The Wall Street Journal online edition is the poster child for the argument in favor of paid subscriptions for news Web sites. WSJ.com has 400,000 paid online subscribers (hundreds of thousands more get the site along with their print subscription), giving other publishers hope that some way, somehow, someday, they can charge for online content.
Well, I ditched my WSJ.com subscription last month, after almost 15 years (I was a charter subscriber, in fact). Why? At $155 a year, it was just too expensive—even as a business-expense writeoff, which btw is a major reason why WSJ.com is an outlier in the online-subscription argument.
Insanely, I could only reduce the cost of the annual subscription if I agreed to receive the printed Journal, as well. (Yes, you read that right.) Then I'd just pay $99 a year. The wacky logic of this continues to escape me, and I just don't want that newsprint piling up in the recycling bin, untouched. So I canceled.
And I haven't missed a thing.
This is the dark secret, and the Achilles heel, of the Journal's—and Rupert Murdoch's—paid-content business model aspirations. It turns out that most of the key content of the supposedly for-pay Journal is available online for, um, free. And it's not hard to find. No, Google isn't stealing it, nor is some aggregator. It's all sitting right there on the WSJ.com site, if you know where to find it. Hiding in plain sight (or site), as it were.
This isn't rocket science. Basically, I just had to change a couple of my longstanding Journal URLs. It turns out that about half the paper—especially the excellent "soft" features in Personal Journal and Weekend Journal, among the WSJ's best content—is readily available on the WSJ site, unprotected by the paywall, for some reason. (You'd think that's the kind of unique stuff they'd want to charge for.) The best of the Journal's technology coverage, including Walt Mossberg's computer column, is free on Mossberg's affiliated site, AllThingsD.
My most personalized use of WSJ.com, the stock portfolio (and related news coverage of specific companies) is on the "free" side of the WSJ.com paywall, though it's easily replaceable elsewhere. Even the legendary Wall Street Journal a-heds—the quirky, eminently readable front-page features that have been sadly diminished under Murdoch—are on the free side of the WSJ.com paywall.
And just about everything else—even breaking stories—can be found...well, I won't give it away. But it involves using Google in a quite obvious way. OK, I've lost access to the WSJ archives—but I rarely used that feature anyway.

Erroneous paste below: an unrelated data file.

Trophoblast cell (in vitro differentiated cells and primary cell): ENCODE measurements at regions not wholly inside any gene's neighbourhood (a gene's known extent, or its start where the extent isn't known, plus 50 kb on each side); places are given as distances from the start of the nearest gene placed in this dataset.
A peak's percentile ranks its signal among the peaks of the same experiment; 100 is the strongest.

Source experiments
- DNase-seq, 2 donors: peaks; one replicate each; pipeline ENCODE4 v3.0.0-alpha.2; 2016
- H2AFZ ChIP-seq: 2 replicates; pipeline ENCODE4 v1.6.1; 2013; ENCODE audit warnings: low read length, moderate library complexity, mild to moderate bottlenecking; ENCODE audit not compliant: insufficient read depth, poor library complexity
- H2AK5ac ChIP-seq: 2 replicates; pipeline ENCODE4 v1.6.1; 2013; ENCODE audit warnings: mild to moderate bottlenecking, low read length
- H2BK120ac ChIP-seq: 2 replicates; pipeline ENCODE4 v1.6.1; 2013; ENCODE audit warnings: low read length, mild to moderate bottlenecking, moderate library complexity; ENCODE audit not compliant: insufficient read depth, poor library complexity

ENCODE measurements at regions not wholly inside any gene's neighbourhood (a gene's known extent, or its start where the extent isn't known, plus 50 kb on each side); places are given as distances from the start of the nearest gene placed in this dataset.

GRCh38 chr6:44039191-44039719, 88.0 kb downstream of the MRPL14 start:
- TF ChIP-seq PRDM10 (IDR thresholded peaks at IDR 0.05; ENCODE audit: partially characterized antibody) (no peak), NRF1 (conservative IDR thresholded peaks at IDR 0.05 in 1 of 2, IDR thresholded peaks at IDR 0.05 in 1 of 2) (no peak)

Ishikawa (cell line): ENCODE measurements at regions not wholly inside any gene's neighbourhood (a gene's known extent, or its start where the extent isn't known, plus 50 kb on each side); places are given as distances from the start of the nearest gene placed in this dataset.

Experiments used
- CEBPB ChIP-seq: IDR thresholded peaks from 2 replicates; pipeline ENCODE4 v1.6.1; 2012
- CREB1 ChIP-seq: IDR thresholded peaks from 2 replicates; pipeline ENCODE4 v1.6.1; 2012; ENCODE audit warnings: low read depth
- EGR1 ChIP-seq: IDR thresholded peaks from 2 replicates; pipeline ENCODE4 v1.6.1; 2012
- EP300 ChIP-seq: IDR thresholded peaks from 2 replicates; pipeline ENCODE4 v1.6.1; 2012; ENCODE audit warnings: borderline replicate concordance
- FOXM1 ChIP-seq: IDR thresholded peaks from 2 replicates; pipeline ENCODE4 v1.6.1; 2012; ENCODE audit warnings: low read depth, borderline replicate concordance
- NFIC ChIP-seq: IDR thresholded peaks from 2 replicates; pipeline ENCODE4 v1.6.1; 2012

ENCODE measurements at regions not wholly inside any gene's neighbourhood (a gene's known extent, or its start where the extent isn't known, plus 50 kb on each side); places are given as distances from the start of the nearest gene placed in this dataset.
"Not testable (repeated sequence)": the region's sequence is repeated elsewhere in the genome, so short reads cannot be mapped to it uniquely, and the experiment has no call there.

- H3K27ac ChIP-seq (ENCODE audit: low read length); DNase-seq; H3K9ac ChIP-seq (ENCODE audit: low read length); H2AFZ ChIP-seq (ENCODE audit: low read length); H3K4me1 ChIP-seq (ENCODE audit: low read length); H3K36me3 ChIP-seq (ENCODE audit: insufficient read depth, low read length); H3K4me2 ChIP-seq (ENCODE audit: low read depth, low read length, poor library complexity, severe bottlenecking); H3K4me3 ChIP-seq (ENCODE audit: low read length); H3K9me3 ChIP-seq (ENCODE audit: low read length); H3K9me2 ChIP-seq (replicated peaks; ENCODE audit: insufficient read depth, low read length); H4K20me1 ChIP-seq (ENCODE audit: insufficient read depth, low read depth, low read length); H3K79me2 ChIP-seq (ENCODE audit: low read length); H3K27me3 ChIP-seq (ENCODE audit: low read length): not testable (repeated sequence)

In sum, life without a paid subscription to the Wall Street Journal turns out to be not much different than it was when Dow Jones was dinging my credit card for ever larger dollar amounts every year. And I've now got a spare $155 to blow on iPad apps (though not the Journal's!).
All of this, of course, assumes that the financial and business coverage that the Journal provides is so unique that anyone should be paying for it. Sometimes, that's true—when the Journal is at its best on business stories, there's little better. But huge amounts of what the Journal covers—the daily flotsam and jetsam of corporate news, numbers, reports, etc., is available all over the Web, on sites like Yahoo Finance, or from CNBC's excellent—and free—iPhone app.
Besides, the Journal feels less and less like the Journal anymore, anyway. Increasingly, as Murdoch pursues his war of attrition with The New York Times, the Journal is devoting more and more attention and space to non-business national and international stories that are widely available elsewhere. Problem is, there's really nothing that unique about the Journal's coverage of the oil spill, or the Kagan nomination, or the British election (or New York City). There are countless free sources to replace or substitute for them.
This, of course, is the deepest flaw in any online-subscription theory: that equivalent coverage is available for free, a click or two away. Even the Journal can't enforce the kind of exclusivity that would make it worth paying for—it's too easy to look elsewhere. And by pursuing his Times-killing strategy—which is nonetheless fascinating in its own right—Murdoch is watering down the product that I previously was happy to pay for.
So I'm no longer a subscriber to WSJ.com. But I'm still a reader. That will make the advertisers happy, I suppose. But somehow it shouldn't be so easy.
One last thing: When I called Dow Jones customer service to cancel my WSJ.com subscription, the response was, simply, "OK, thanks." HUH? You're losing a paying customer, people. At minimum you should ask why—and try to convince me to stay on. But nope, there was zero objection. Nada. Nothing. Same thing happened when I canceled my print subscription to The Washington Post a few years back (and I've encountered other folks who've had the same experience canceling The Post and other papers).
Memo to newspapers: When losing customers is a critical problem, you might want to try a little harder to keep them from simply leaving, OK? You shouldn't let them go without a fight—or at least a discount offer. Then again, I'd assumed that I'd allow myself to be lured back to WSJ.com by an inevitable (I think) discount pitch after a few months as a non-subscriber. Now, after seeing what I can get without paying for it, I'm not so sure.